每日英語跟讀 Ep.K364: Hard Questions From Students Across Europe
As they returned from playing tag at recess on a recent sunny morning, the red-cheeked children had lots of questions.
“Russia is big enough; why does he want more land?” Max, 11, his eyes on an atlas, asked his teacher about President Vladimir Putin of Russia.
Jessica, 11, stood with a knee on her chair. “Why are most crazy people men?” she wondered.
Issy, 11, turned to the teacher: “Would you stay and fight for your country?”
Tara Harmer, a teacher of 36 years, paused to think. “It’s a difficult one, isn’t it?” she said in her elementary school classroom in Horsham, a town in southern England. “My instinct would be to protect you,” she reasoned. “Yes, I think I would fight for my country.”
36歲的塔拉·哈默（Tara Harmer）停下來想了下。“這是個很難回答的問題，不是嗎？” 她在英格蘭南部小鎮霍舍姆（Horsham）的小學教室里說。“我的本能是保護你，”她解釋。“是的，我想我會為我的國家而戰。
As Europeans have grappled with the shock of facing a war on their doorstep and a frenzied news cycle, many teachers have had little time to process what was happening; they had to
provide answers, and fast.
“I have had 100 questions,” said Sandro Pellicciotta, who teaches geography at a high school in the northern Italian city of Bologna. “And to be honest, I am quite afraid of saying some nonsense.”
Schoolchildren today were born long after the Balkan conflicts of the 1990s, and some were toddlers when the war in Syria was at its height. No conflict they are old enough to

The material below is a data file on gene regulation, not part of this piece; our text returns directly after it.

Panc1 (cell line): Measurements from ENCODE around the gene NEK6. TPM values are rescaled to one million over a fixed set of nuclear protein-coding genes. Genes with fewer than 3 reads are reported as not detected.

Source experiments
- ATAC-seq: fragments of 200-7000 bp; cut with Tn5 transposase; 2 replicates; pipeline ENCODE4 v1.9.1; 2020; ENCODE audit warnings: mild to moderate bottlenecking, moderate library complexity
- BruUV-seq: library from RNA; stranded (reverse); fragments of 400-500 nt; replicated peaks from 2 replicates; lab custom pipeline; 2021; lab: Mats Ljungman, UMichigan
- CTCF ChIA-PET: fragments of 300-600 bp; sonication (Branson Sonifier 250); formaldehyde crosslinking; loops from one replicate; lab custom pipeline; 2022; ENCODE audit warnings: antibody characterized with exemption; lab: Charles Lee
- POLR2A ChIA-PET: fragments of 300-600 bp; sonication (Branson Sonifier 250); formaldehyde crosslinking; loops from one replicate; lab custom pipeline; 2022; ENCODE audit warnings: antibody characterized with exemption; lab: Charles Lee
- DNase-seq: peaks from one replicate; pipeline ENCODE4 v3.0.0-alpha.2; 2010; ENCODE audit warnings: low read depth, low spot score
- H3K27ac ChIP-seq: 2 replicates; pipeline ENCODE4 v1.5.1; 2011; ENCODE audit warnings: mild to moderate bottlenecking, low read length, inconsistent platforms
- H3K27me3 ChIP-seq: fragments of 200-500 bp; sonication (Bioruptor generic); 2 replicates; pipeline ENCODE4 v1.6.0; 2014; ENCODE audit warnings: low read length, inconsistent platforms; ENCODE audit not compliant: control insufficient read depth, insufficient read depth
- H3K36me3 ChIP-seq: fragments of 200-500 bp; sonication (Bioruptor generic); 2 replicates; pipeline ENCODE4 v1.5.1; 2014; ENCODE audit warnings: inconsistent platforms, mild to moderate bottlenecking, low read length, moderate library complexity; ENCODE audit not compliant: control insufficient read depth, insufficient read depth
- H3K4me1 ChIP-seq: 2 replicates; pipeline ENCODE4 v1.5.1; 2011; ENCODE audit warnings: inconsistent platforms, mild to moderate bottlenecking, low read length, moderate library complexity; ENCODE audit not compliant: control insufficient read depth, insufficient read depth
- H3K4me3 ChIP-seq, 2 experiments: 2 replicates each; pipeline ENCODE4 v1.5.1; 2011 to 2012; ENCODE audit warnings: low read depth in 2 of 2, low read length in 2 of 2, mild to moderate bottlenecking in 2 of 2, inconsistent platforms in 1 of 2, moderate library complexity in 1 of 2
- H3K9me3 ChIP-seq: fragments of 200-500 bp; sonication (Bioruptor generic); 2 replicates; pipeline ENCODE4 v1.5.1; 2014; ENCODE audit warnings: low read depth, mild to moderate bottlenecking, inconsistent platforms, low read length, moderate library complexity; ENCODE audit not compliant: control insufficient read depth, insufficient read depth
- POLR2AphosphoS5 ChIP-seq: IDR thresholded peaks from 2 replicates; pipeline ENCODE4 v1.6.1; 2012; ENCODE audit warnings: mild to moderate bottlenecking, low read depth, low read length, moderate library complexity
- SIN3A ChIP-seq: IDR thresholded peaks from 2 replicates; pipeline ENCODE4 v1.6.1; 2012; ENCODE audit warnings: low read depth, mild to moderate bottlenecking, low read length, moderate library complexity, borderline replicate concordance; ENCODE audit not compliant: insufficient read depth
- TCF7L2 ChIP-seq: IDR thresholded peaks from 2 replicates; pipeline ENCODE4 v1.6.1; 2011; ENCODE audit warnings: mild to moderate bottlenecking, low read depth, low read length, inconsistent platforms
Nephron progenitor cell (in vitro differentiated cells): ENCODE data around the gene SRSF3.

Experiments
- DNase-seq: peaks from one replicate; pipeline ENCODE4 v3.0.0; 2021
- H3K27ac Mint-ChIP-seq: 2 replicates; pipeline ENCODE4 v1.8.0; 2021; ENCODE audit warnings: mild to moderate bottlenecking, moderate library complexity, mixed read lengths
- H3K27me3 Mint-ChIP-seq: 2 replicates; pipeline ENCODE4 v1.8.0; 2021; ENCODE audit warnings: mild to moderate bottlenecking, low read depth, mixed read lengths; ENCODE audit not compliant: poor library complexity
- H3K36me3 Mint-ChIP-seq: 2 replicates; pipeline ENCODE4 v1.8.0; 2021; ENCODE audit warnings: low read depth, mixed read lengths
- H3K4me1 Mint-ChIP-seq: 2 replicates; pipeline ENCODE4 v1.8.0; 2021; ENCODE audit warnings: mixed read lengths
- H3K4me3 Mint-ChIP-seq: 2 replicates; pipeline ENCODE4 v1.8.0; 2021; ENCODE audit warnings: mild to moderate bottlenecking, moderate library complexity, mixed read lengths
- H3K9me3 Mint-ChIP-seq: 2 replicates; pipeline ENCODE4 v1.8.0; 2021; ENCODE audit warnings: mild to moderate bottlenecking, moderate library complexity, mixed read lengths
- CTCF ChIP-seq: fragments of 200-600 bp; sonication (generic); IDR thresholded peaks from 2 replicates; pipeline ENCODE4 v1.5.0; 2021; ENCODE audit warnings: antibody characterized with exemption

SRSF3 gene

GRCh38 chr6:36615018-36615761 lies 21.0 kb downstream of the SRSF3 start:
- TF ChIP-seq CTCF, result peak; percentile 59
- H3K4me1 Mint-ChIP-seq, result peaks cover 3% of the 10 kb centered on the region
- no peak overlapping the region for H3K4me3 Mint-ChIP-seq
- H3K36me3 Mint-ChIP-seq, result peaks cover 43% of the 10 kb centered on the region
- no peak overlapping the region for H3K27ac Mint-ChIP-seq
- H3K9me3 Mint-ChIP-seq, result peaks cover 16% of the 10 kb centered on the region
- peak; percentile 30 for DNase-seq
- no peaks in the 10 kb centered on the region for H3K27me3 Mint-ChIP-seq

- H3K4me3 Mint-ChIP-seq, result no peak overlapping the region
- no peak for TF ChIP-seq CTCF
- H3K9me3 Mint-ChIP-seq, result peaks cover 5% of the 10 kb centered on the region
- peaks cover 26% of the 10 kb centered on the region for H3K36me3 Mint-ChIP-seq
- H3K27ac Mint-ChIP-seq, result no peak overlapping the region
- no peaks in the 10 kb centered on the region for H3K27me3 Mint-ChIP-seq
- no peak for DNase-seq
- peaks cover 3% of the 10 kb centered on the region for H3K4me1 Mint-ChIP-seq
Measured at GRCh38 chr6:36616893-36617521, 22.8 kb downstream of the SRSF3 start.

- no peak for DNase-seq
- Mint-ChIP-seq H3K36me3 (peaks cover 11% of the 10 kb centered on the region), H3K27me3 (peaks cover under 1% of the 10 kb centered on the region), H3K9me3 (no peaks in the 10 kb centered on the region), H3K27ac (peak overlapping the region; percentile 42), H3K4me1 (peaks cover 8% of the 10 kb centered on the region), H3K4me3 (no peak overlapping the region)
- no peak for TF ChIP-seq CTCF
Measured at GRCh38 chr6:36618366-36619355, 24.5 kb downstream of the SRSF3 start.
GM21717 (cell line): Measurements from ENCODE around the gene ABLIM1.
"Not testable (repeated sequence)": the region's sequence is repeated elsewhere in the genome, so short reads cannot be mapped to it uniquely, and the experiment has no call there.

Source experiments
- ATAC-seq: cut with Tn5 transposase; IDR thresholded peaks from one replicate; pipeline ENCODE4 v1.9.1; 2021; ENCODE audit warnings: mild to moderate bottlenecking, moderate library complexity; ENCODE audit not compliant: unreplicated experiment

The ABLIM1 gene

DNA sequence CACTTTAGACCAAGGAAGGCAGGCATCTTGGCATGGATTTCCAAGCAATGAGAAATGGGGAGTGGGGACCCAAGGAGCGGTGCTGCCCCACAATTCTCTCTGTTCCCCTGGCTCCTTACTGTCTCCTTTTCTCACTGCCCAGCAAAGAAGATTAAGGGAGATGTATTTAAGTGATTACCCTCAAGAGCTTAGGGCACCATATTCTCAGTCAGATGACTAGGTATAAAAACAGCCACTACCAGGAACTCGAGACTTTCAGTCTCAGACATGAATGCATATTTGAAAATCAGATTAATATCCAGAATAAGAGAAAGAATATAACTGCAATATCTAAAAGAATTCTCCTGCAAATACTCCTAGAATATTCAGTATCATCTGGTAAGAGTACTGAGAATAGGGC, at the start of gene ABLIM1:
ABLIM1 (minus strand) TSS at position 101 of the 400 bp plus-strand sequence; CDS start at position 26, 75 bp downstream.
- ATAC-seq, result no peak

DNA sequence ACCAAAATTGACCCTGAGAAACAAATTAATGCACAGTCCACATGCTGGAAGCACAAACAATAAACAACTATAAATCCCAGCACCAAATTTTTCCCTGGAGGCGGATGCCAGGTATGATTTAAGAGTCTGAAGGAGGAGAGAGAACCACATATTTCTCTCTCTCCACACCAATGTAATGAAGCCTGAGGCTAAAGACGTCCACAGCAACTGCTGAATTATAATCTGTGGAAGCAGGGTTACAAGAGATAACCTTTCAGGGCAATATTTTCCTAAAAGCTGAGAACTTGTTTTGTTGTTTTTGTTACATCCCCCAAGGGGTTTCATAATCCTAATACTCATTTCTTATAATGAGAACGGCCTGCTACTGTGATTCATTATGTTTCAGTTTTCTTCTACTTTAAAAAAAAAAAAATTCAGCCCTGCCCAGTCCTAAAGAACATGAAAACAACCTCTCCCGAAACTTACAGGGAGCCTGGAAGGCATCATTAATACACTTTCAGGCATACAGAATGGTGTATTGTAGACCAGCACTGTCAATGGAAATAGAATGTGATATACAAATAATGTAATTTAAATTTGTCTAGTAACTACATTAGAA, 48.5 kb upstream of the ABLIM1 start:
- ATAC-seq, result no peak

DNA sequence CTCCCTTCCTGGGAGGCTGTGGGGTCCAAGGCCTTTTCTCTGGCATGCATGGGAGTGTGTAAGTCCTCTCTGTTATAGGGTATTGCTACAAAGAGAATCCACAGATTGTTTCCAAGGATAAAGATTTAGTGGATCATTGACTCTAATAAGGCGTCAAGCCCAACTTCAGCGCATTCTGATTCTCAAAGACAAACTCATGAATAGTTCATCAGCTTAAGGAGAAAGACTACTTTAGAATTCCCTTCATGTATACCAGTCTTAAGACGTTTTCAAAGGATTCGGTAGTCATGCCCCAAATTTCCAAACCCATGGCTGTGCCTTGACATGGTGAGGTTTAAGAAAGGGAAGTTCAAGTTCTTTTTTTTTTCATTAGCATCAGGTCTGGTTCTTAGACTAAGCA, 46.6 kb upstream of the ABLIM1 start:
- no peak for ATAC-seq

remember has been so widely displayed on their TikTok feeds as the war in Ukraine, or so close to home.
The distance between their world and that of geopolitics has telescoped, and teachers have struggled to assuage fears that this war might affect them all. After two years of a pandemic,
they also say the war has undermined their efforts to convince children that the world is not a hostile place.
Teachers across Europe described the challenges they were facing in the classroom and the questions they had been asked.
Governments around Europe have acknowledged the challenges that the war in Ukraine poses for teachers and have drafted guidelines for them.
In France, the government said teachers should explain the common history of Russia and Ukraine, but make clear that it “does not substantiate the thesis that Ukraine, a sovereign state, does not have the right to independence.” According to the guidelines, teachers should also not insist on discussing the war if students are reluctant to do so.
在法國，政府表示，教師應該解釋俄羅斯和烏克蘭的共同歷史，但明確表示，這“並不能證實烏克蘭這個主權國家沒有獨立權的論點”。根據指導方針，如果學生不願意討論戰爭，教師也不應該堅持討論戰爭。Source article: https://udn.com/news/story/6904/6242895